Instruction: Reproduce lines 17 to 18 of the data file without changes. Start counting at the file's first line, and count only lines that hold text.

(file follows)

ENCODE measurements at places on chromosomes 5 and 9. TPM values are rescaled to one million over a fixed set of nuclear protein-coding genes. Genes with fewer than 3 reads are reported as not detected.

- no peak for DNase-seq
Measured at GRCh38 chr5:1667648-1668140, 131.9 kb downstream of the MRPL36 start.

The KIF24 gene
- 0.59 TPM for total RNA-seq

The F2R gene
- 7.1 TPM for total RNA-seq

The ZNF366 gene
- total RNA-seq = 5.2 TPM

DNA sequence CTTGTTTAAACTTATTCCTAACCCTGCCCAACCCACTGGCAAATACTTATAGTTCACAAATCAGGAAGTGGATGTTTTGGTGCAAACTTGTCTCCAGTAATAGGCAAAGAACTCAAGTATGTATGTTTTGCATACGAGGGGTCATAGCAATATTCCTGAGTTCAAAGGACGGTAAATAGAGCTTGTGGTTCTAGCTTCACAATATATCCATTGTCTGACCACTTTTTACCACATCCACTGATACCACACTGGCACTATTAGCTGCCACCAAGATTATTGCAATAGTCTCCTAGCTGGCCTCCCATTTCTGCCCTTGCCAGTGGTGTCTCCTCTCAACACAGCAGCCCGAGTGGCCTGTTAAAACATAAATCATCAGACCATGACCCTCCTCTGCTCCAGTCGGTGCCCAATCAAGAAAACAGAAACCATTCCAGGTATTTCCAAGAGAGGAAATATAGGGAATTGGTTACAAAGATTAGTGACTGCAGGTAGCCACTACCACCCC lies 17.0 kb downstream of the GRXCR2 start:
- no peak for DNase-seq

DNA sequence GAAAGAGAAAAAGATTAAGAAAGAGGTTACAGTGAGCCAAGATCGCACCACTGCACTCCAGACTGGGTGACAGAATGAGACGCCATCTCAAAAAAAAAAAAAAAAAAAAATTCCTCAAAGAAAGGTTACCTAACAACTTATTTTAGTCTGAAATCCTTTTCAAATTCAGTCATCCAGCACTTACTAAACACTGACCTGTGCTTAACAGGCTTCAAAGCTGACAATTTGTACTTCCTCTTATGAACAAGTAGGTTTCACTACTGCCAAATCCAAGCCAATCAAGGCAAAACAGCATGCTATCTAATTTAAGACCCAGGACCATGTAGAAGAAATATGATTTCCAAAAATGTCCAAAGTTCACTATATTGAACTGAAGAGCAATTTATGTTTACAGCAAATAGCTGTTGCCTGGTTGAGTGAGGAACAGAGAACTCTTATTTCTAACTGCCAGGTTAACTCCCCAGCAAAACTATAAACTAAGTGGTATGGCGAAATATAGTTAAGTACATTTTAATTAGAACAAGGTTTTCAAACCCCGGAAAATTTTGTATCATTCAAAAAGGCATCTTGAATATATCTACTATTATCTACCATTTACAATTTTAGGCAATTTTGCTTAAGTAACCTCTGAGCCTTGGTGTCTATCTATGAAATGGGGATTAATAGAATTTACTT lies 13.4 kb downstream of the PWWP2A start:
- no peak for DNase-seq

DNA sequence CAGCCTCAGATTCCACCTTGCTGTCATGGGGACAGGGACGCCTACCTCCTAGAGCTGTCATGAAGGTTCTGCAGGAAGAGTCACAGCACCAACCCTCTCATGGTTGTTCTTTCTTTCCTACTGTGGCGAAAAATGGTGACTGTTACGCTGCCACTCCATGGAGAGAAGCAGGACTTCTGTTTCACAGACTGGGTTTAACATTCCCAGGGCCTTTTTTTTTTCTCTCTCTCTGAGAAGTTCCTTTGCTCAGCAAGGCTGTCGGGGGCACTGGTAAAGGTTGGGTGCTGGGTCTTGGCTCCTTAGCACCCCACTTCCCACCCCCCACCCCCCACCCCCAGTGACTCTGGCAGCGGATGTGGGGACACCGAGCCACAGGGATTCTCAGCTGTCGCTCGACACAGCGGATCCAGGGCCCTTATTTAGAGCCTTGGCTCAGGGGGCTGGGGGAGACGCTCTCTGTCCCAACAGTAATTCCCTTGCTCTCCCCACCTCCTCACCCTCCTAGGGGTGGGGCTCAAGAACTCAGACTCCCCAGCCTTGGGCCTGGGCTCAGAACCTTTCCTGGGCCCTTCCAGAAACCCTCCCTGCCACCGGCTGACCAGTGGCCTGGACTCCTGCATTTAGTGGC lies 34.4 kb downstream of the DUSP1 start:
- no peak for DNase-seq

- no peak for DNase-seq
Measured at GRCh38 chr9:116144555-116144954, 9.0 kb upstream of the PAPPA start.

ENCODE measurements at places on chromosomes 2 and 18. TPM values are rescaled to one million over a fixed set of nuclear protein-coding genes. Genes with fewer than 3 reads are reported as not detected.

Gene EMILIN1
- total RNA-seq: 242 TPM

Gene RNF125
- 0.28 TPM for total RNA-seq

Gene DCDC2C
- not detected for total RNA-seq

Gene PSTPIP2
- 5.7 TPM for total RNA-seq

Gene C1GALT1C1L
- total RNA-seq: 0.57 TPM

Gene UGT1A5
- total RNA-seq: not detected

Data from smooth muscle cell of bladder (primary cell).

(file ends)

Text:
Measured at GRCh38 chr9:116144555-116144954, 9.0 kb upstream of the PAPPA start.

ENCODE measurements at places on chromosomes 2 and 18. TPM values are rescaled to one million over a fixed set of nuclear protein-coding genes. Genes with fewer than 3 reads are reported as not detected.